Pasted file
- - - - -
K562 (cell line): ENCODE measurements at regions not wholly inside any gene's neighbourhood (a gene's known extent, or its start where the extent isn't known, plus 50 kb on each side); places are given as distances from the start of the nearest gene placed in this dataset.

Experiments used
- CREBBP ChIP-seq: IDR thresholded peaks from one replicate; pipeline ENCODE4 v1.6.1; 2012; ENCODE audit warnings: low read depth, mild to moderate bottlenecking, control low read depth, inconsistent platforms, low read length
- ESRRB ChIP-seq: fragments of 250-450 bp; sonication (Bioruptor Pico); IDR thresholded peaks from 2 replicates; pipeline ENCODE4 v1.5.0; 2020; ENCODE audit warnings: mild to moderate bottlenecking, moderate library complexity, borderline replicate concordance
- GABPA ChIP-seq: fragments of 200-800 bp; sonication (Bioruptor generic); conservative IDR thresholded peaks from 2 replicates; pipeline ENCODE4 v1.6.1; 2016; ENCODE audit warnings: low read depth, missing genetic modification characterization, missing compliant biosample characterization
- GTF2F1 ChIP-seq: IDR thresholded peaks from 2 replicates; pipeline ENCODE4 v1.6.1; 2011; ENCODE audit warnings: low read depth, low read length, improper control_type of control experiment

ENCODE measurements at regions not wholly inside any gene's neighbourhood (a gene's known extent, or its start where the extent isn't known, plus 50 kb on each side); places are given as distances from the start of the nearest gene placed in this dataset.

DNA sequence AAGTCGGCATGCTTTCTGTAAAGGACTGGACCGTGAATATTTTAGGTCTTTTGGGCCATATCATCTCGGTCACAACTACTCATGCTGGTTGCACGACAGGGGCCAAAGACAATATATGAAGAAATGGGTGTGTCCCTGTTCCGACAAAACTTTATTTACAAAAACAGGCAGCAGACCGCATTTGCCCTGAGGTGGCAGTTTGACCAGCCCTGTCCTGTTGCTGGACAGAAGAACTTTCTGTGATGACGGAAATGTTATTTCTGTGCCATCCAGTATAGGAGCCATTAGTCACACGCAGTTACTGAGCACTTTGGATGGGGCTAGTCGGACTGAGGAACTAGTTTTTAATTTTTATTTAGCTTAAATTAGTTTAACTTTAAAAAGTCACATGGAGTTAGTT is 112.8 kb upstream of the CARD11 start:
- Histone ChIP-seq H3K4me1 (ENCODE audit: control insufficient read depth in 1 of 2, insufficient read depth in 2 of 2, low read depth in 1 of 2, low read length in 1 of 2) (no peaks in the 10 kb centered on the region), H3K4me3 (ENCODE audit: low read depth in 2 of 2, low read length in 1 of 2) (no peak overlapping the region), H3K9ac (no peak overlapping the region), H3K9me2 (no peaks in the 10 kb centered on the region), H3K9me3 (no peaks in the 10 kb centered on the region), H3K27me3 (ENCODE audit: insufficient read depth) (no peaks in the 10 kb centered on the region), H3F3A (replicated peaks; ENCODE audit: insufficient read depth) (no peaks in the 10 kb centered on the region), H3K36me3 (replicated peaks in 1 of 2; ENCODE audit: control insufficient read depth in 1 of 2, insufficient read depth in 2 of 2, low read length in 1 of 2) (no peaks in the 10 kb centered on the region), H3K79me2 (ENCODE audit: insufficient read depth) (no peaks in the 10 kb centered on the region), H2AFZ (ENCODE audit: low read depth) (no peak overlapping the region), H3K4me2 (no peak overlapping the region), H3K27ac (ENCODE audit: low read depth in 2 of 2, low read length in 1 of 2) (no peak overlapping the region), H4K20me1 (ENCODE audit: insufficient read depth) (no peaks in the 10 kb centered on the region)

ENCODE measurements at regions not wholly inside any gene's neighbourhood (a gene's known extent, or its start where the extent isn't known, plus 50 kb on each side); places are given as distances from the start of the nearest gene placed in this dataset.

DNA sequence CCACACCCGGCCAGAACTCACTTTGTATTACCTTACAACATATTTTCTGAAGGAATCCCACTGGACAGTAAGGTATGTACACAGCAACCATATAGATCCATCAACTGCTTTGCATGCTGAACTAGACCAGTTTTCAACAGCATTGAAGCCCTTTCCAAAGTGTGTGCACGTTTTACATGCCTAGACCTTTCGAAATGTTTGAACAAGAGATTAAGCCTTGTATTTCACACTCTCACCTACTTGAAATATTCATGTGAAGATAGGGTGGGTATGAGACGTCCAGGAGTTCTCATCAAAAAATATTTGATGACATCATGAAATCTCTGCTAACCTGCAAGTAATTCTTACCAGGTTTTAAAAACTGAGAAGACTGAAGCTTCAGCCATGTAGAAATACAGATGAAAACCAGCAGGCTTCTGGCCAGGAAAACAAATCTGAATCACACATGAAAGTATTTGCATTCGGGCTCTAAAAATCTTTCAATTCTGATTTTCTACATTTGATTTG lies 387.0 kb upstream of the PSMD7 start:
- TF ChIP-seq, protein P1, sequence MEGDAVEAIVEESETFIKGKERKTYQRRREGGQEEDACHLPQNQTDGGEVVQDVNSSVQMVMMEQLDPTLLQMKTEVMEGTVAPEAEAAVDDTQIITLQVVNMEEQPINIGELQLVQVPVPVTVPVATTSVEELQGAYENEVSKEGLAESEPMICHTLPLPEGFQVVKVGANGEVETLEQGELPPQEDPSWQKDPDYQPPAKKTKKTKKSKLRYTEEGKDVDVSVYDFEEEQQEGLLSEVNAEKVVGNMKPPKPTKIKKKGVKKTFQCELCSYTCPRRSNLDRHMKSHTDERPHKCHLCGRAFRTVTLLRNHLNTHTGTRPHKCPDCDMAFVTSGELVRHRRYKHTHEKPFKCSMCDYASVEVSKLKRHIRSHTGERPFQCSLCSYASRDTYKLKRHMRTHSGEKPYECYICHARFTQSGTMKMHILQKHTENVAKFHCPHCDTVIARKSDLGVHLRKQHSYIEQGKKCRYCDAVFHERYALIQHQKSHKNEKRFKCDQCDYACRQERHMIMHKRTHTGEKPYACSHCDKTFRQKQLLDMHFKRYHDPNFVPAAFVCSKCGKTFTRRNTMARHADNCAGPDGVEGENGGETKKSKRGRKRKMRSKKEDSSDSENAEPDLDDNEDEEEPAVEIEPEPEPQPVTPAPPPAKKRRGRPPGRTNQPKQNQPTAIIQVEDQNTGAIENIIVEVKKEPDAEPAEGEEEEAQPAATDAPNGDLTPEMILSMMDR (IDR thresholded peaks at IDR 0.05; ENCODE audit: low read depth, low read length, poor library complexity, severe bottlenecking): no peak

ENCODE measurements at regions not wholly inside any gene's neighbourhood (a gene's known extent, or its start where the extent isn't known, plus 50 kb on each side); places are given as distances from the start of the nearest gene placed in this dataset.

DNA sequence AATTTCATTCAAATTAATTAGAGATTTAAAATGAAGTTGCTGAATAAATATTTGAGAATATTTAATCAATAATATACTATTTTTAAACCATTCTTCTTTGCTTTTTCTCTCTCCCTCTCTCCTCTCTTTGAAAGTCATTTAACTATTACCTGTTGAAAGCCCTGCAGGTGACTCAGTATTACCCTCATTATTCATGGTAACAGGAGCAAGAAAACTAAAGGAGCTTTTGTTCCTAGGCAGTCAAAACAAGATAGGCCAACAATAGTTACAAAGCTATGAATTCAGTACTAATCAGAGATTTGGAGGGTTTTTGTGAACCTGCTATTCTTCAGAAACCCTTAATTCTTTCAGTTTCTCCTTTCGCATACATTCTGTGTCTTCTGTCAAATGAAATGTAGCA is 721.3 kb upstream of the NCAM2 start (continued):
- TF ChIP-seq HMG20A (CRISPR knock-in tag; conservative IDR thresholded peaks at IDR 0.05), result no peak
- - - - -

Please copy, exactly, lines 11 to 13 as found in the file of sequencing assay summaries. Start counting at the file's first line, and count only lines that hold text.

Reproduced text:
DNA sequence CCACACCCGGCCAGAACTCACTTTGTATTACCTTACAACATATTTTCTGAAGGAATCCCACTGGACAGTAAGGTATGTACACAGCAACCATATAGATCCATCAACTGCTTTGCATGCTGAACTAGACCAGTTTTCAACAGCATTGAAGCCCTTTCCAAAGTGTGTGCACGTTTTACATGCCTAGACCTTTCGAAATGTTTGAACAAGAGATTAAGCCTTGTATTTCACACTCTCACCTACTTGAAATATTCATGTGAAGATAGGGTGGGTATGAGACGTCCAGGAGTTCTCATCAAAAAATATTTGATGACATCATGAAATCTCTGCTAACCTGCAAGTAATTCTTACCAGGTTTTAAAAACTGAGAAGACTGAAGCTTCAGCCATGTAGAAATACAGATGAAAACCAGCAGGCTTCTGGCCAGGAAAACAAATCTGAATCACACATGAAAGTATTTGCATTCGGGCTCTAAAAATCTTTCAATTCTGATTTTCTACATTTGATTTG lies 387.0 kb upstream of the PSMD7 start:
- TF ChIP-seq, protein P1, sequence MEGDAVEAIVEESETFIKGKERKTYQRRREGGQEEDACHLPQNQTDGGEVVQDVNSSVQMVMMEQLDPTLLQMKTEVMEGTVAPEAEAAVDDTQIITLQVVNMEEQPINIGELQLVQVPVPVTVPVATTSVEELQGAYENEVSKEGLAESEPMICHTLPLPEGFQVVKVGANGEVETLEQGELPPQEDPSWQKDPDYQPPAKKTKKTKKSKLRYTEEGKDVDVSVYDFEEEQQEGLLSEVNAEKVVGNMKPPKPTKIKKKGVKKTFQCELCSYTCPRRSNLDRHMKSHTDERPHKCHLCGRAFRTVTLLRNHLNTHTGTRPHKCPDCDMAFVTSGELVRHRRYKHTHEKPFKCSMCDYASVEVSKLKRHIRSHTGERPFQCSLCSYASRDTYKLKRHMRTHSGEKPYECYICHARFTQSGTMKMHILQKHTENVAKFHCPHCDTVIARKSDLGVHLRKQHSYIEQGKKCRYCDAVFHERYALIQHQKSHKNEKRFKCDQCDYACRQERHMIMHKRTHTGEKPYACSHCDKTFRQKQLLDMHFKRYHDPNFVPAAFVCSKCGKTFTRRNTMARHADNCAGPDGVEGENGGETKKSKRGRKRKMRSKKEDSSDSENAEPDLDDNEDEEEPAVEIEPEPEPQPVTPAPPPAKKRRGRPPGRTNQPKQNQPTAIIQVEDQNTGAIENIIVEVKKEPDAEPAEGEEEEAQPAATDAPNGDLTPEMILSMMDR (IDR thresholded peaks at IDR 0.05; ENCODE audit: low read depth, low read length, poor library complexity, severe bottlenecking): no peak

ENCODE measurements at regions not wholly inside any gene's neighbourhood (a gene's known extent, or its start where the extent isn't known, plus 50 kb on each side); places are given as distances from the start of the nearest gene placed in this dataset.